1. Knee flex- Minimize knee flex on standard golf shots. A majority of the bend should be at the pelvis.
  1. Pressure shift backswing- The start of the backswing should shift weight into the inside of the right heel and ball of the foot. If you slide instead of pressure shift the weight will go to the center or outside of your right foot and you will lose balance and athleticism in the swing.
  1. Pressure shift forward swing- Before the club reaches its furthest point in the backswing the pressure on the inside of the right foot should begin to shift to the outside of the left foot. This initiates the forward swing.
  1. Arm/hand path- It could be argued that arm/hand path is even more important than club path. The arm and hand path should not move to much right or left in the backswing and even more importantly the hand/arm path should not be too much left or right in the downswing.
  1. Grip for max speed- Position the grip in the fingers of the left hand and wrap the middle of the palm over the grip. The heel pad of the left hand should not touch the grip.
  1. Grip for soft shots- Opposite the standard grip for speed, this grip is positioned in the palm and the heel pad of the left hand will have contact with the grip.
  1. Hitting out of rough- Observe the lie. You can likely sweep it more than you realize. Most mistakes out of the rough occur from thinking you need to hit down on the ball and going in too deep.
  1. Putting speed control- Never, never, never forcefully accelerate the putter. All that advice you received about putting when you were growing up was wrong. Good putters roll putts, they do not hit putts.
  1. Putting direction- Position your eyes directly over the ball to best see the line. Place a tee in the ground and putt 3 footers. Try to hit the tee dead center. 5 minutes of this practice makes the hole look 3 times bigger!
  1. Green reading- Use your feet! That’s right, Aimpoint green reading systems are far more reliable than your eyes. Learn more about Aimpoint at your next coaching session.
  1. Downhill putts are slow- What? “But my scramble team members are always telling me it’s a fast putt.” Yes, they do, but it is backwards thinking. In order to gain better touch and better reads on downhill putts, you must think of them as slow putts. As in, you are going to roll the ball slow, therefore it breaks more.
  1. Uphill putts are fast- Opposite of downhill putts, uphill putts must roll faster. Thinking of these putts as fast putts help you achieve better speed control and better direction.
  1. Carry vs. roll- One of the major mistakes when it comes to chipping is playing the shot without a plan. A good plan includes where the ball lands (carry) and how far it goes from there (roll). Your gap wedge will likely roll 50% on most chips around the green. Use this as your baseline and add 10% roll for each club down until you get to 90% roll with a 7 iron.
  1. Wedge distance control- Practice hitting your wedges in 5 yard increments from 30 yards to 100 yards. Keep the same tempo for every distance. Most wedge shot mistakes in this distance range occur because the tempo changes. Change the length of swing, not the tempo.
  1. Pitch shots- Pitch shots are longer carry and less roll than chip shots. Most pitch shots roll between 10% and 50% of the total distance and are hit with a log wedge, sand wedge or gap wedge. Tempo and soft consistent grip pressure are the key to hitting these shots well.
  1. Using bounce- Bounce is useful on all your short shots around the green. Bounce is what prevents your club from sticking in the ground and leaving the shot short. To use the bounce maintain good width to the swing. Keep your hands soft and passive. Hit the shot more with your body and arms moving at the same pace back and through.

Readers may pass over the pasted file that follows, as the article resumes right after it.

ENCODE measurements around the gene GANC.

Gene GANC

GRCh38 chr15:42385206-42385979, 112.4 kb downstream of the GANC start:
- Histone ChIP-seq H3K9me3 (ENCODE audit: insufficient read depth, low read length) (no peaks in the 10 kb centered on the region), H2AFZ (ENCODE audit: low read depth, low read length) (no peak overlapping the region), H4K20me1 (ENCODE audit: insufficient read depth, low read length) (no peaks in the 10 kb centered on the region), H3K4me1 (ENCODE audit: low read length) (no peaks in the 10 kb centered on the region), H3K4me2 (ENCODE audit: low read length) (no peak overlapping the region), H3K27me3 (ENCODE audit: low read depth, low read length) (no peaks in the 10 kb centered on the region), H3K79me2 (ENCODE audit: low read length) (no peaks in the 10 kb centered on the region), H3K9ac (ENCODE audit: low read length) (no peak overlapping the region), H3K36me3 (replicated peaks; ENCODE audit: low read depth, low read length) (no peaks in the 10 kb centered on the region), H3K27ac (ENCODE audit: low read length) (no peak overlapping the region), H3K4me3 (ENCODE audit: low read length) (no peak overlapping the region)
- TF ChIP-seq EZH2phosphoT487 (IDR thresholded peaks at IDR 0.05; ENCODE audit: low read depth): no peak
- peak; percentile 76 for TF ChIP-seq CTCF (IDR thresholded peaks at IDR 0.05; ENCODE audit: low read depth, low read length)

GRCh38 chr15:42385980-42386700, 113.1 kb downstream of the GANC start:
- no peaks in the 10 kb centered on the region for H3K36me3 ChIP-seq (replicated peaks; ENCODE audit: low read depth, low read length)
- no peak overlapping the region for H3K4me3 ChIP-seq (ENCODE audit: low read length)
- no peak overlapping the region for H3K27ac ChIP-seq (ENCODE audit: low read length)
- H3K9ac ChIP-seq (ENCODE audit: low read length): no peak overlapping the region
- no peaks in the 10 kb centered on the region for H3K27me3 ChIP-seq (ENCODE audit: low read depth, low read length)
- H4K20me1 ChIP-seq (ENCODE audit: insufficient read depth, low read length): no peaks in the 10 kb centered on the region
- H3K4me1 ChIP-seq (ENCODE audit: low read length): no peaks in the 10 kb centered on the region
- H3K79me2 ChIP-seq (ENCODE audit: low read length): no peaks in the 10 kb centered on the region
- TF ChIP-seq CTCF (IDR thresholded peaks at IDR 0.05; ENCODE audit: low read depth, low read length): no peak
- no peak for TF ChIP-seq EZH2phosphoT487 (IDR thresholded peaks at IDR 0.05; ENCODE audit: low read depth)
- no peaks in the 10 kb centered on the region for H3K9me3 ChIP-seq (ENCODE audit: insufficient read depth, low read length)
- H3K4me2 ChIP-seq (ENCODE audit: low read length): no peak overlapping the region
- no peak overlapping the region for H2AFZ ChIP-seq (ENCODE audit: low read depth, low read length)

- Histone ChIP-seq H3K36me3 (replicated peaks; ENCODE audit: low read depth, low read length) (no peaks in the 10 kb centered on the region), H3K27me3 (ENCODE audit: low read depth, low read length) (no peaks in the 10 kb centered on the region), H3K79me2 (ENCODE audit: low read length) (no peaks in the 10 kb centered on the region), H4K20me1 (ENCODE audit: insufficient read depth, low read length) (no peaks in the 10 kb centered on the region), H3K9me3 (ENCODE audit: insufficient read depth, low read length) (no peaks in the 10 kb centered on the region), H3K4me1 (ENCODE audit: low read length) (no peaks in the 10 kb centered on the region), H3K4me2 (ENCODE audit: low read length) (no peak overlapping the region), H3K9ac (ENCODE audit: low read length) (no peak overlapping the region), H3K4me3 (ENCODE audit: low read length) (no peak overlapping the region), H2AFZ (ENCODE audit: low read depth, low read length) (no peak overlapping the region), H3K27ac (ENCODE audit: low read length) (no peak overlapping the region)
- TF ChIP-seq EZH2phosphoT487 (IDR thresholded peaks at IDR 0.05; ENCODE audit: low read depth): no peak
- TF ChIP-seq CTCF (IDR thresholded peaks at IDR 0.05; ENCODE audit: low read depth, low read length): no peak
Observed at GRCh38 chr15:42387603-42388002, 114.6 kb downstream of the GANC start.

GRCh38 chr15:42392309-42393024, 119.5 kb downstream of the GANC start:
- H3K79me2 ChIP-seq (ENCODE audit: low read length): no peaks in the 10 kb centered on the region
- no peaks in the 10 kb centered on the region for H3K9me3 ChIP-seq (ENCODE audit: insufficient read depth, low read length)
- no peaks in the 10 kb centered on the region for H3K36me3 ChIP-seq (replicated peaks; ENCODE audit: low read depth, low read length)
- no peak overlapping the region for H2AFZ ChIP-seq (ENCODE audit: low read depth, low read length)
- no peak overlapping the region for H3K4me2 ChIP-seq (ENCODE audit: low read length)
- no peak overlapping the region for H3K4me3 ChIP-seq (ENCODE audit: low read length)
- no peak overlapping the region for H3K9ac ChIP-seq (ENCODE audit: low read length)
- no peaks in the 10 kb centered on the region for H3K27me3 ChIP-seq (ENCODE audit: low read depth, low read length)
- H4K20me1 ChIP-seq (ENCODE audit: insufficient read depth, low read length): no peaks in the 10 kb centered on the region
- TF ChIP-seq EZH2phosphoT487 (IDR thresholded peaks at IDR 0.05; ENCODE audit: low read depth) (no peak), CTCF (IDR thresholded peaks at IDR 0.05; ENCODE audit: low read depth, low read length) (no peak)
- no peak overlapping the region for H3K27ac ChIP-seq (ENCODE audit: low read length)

1. Sand shot bounce- In soft sand you must enhance the bounce by setting up with a wide stance and excessive knee flex. Set the hands low so the heel of the club is lower than the toe of the club. Set the face slightly open and keep it open through the swing. Create good speed and make sure the club enters and exits the sand as quickly as possible.
  1. Sand shot dig- In hard sand you must decrease the bounce by setting up with the face square to slightly closed. Position your hands slightly forward of the ball and attempt to create a steep approach on the forward swing.
  1. Grip pressure- Consistent grip pressure and positioning of the hands are important. Most players who attempt light grip pressure create gaps and loose positioning. They re-grip on the forward swing and create inconsistent tempo. Consistent, tension free grip pressure is the way to go.
  1. Where to tee off within the box- If you slice tee off on the right side of the tee box to give you maximum angle to aim left. If you hook do the opposite.
  1. Grass direction- The direction the grass is growing around your ball on chips and pitches changes your distance by as much as 30 yards. Beware of the direction of the grass and make your swing longer or shorter to adjust for the effect of the grass.
  1. Putting grip- Right palm facing target, left palm facing directly opposite. Position the grip in the palm of the left hand with thumbs down the flat part of the handle.
  1. Chipping grip- Use your putting grip for softer chips. Use your standard grip when you want the ball to jump off the face.
  1. Ball position related to upper body- Assuming your upper body is stacked properly on top of your lower and your alignment is correct, position your tee shots just inside your left armpit, position your long clubs an inch inside your tee shots and position your short clubs an inch inside of that. Hit all your short shots in the middle unless you want to lower or raise the standard trajectory.
  1. 9/10 rule- When you believe you can pull a shot off safely 9 out of 10 times… Go for it! If there is more than 10% doubt, take a safer route!
  1. Tee height- Tee the ball so that 1/3 to ½ of it is above the top line of the driver. Lower that relationship with a fairway metal and tee it as if it is on the ground with a perfect lie when using an iron.